A crowd of well over a hundred people gathered in the social hall of Wahiawa Hongwanji Mission on Nov. 21, 2015, to hear the story of a now-gone Wahiawä institution — Honda Tofu. A broken boiler that would have been prohibitively expensive to replace led to the decision last August to close the 98-year-old business, marking the end of handcrafting tofu using traditional techniques that had been handed down for three generations. The Wahiawa Historical Society commemorated the milestone by honoring the Honda family with a festive gathering that featured homemade refreshments, Honda Tofu T-shirts for sale, ‘Ölelo Community Television programming coverage, a sophisticated audio-visual setup and a lively talk story session.
Wahiawa Historical Society president and Wahiawä dentist Dr. Jared Kanemaru moderated a
panel discussion that featured Sadao Honda, second generation proprietor (1948 to 1950); Josephine Honda, wife of Haruo Honda (Sadao’s older brother), who ran the business with her husband from 1951 to 1979; and Dennis Honda (Haruo’s son) and his wife Dulcie, co-proprietors from 1979 to 2015. Kanemaru peppered the discussion with wide-ranging questions designed to elicit nostalgic stories about the former plantation town.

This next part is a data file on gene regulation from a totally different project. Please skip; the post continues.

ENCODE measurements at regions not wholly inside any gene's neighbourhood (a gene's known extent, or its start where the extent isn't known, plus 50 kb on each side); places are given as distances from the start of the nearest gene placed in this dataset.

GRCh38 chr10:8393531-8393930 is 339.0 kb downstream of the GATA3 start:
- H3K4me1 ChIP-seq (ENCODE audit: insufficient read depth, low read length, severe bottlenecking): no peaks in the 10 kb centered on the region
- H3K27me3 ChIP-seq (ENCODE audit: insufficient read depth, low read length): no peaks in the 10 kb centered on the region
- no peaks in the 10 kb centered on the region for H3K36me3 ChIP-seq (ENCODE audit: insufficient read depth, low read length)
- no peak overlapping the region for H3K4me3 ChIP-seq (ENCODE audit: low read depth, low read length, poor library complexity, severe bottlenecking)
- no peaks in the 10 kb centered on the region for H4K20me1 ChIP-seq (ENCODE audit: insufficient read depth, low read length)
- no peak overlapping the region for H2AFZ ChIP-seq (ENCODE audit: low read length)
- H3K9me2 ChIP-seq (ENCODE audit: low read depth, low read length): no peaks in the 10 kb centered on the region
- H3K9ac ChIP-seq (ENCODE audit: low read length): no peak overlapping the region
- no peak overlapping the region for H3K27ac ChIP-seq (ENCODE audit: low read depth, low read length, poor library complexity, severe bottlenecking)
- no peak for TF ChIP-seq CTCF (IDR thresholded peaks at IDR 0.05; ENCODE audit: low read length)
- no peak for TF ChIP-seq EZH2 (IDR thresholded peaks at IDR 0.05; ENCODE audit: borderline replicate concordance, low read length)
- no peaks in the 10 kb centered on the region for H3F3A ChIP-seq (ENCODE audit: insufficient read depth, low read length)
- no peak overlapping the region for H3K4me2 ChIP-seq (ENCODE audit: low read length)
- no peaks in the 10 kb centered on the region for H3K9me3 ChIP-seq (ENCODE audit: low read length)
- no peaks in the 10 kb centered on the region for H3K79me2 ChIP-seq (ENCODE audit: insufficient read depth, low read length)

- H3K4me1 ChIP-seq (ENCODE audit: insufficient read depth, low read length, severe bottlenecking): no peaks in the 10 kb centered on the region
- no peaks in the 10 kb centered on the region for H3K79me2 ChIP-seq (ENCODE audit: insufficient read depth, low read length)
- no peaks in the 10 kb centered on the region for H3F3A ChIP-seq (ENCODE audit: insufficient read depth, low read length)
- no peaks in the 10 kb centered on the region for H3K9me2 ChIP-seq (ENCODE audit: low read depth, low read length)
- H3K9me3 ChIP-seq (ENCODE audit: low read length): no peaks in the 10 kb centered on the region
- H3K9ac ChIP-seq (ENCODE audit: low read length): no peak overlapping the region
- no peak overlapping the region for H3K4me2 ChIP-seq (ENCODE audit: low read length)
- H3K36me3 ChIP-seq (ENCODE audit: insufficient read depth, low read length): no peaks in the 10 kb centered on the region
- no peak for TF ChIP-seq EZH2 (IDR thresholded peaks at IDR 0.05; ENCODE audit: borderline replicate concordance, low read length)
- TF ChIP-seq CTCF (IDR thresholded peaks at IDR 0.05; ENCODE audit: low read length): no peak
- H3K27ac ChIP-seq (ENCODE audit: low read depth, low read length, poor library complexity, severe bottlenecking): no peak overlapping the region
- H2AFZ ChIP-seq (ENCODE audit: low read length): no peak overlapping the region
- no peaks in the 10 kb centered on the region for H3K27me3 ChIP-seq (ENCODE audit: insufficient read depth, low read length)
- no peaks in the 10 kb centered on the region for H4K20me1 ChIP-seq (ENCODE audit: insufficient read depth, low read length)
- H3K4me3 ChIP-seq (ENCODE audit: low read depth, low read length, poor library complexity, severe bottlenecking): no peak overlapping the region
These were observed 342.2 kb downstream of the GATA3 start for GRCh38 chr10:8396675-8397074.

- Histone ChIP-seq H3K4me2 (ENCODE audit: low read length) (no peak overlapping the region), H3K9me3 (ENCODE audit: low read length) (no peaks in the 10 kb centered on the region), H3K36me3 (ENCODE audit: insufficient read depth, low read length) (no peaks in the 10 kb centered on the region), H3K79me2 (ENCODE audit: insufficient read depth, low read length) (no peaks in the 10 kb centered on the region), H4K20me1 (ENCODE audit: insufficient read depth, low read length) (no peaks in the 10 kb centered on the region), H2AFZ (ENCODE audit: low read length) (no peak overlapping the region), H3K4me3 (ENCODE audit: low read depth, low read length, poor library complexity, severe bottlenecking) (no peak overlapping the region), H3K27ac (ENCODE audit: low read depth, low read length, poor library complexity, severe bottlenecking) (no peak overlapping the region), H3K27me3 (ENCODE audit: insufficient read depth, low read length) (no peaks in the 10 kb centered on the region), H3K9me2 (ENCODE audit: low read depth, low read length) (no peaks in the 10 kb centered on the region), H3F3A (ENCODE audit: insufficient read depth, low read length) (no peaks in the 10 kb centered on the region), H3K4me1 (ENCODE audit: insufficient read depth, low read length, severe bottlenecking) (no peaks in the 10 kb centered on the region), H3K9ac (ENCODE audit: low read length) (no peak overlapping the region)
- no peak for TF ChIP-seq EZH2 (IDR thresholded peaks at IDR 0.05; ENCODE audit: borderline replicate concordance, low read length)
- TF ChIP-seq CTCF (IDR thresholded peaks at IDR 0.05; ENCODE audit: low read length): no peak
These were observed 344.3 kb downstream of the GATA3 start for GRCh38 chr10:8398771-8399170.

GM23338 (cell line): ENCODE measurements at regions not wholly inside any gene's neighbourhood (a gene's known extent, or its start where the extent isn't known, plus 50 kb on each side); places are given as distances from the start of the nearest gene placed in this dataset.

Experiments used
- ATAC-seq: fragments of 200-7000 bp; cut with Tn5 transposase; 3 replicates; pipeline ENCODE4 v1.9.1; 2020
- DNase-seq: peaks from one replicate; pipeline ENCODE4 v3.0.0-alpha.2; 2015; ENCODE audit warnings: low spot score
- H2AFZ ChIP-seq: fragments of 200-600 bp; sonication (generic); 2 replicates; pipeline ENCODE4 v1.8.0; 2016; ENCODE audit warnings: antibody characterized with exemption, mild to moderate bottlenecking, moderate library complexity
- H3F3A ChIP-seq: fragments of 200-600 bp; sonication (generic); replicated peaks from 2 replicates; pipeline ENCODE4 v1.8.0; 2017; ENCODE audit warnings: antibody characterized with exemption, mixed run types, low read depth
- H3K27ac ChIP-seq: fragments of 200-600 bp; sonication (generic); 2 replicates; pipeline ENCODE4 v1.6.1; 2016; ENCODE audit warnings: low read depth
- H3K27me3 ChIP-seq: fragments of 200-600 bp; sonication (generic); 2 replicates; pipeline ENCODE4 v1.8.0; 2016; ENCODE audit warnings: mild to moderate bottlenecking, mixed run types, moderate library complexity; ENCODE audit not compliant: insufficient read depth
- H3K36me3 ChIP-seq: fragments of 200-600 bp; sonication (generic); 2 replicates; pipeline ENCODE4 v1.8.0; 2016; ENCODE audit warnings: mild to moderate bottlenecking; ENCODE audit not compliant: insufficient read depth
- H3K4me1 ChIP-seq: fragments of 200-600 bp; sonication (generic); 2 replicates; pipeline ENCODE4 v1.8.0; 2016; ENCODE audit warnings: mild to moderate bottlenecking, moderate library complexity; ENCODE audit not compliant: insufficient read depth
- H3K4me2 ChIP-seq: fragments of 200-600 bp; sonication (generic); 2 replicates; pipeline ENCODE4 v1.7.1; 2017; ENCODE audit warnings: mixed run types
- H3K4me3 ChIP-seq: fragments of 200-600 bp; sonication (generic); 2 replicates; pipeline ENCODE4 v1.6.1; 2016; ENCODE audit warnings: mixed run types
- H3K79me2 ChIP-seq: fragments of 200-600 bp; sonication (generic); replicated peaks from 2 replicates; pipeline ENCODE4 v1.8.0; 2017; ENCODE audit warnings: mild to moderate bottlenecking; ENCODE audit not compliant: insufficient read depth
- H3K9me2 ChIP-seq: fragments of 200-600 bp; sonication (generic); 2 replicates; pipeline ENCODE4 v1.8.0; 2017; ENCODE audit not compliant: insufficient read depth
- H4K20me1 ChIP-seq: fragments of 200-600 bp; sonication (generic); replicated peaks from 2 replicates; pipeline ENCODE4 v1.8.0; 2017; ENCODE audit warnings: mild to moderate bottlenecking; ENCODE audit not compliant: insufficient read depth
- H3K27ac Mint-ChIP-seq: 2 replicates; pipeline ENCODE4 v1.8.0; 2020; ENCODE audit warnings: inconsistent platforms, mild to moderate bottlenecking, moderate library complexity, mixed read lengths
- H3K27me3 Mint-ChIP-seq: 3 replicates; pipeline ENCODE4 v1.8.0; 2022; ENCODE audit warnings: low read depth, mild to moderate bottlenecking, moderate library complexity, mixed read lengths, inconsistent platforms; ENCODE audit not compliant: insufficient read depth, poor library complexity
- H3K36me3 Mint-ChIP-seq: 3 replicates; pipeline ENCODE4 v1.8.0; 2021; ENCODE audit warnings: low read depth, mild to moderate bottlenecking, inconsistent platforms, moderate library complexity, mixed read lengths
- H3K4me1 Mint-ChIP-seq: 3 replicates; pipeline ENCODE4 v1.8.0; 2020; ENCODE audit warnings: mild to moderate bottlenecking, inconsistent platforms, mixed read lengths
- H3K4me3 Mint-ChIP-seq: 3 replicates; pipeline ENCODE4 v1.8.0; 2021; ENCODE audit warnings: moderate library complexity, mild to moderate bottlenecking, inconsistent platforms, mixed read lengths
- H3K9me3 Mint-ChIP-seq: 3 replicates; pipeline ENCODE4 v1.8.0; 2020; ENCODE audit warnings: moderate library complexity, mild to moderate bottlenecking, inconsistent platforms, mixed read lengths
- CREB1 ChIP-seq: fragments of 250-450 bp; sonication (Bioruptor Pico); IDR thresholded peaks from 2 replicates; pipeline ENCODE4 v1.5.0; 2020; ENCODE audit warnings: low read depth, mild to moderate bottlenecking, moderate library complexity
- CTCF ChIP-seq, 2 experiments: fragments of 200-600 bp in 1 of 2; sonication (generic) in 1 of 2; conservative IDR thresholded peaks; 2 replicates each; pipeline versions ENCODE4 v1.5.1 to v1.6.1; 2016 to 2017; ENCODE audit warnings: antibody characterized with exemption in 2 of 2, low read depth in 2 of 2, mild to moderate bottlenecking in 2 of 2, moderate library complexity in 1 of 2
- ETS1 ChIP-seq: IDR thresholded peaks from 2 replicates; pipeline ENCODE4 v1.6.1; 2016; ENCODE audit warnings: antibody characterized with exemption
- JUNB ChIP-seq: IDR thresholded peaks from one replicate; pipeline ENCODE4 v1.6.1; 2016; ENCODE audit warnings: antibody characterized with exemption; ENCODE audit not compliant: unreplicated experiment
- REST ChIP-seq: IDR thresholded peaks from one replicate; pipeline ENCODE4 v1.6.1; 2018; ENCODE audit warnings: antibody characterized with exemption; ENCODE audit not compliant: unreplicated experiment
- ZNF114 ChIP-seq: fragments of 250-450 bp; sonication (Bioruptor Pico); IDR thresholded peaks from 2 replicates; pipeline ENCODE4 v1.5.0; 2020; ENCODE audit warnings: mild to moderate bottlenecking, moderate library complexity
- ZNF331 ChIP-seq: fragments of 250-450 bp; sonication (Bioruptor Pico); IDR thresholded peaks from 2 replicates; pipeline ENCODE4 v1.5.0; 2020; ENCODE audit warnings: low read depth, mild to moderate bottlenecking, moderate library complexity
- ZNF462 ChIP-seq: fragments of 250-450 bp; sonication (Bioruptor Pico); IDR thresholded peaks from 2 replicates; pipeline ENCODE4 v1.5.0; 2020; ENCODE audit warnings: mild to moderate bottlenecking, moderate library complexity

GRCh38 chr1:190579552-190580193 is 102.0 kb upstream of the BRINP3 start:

Sadao, a 92-year-old retired Wahiawä dentist, opened the session by recalling the founding of the tofu business. His father, Eizo Honda, immigrated to Hawai‘i from Kumamoto, Japan, as a contract laborer with the Oahu Rail & Land Company. Eizo had been a private in the Imperial Japanese Army and fought in the Russo-Japanese War. Tsuyo Morikami, also from Kumamoto, arrived in Honolulu on Christmas Day 1908 as his 22-year-old picture bride. On the night of her arrival, she partook in a lavish Christmas dinner and marveled at the healthy appetites of Hawai‘i’s people.
Sadao said his mother called Eizo “moloha,” meaning “lazy” in Hawaiian. She said that whenever OR&L came looking for laborers for overtime work, Eizo would hide so he couldn’t be called.
As the eldest son, Eizo was supposed to take over his family’s farm in Kumamoto. Instead, he chose to seek a better life in Hawai‘i. Sadao, my father, always said that this was the best decision of Eizo’s life, because had he stayed in Japan, all of his sons would likely have been conscripted into the Japanese military and killed in World War II. Instead, nearly all of them served honorably in the U.S. military: Robert Yoshiharu with Merrill’s Marauders in Burma; Mitsuo, who earned a Purple Heart, with the 442nd Regimental Combat Team; Sadao and Setsuo with the Military Intelligence Service during the Occupation of Japan; and Stanley Takeo with the Military Police in California.
After Eizo fulfilled his contract with the railroad company, the family moved to Wahiawä in 1914. They took over a general merchandise store on Mori Lane with a small tofu factory in the back. Tofu sold for a nickel a piece in those days.
Honda Tofu’s humble beginnings took root in 1917 as one of Hawai‘i’s oldest tofu factories. In those days, there was no refrigeration, so the tofu produced that day had to also be sold that day. Any leftover tofu had to be thrown away or sold to a pig farmer, who also picked up the nutrition-rich pulp by-product called okara, or kasu.
Sadao said moving to Wahiawä was his father’s second-best decision. A true-blue Wahiawä man to the core, he always says with pride that Wahiawä is “the best little town in Hawai‘i.”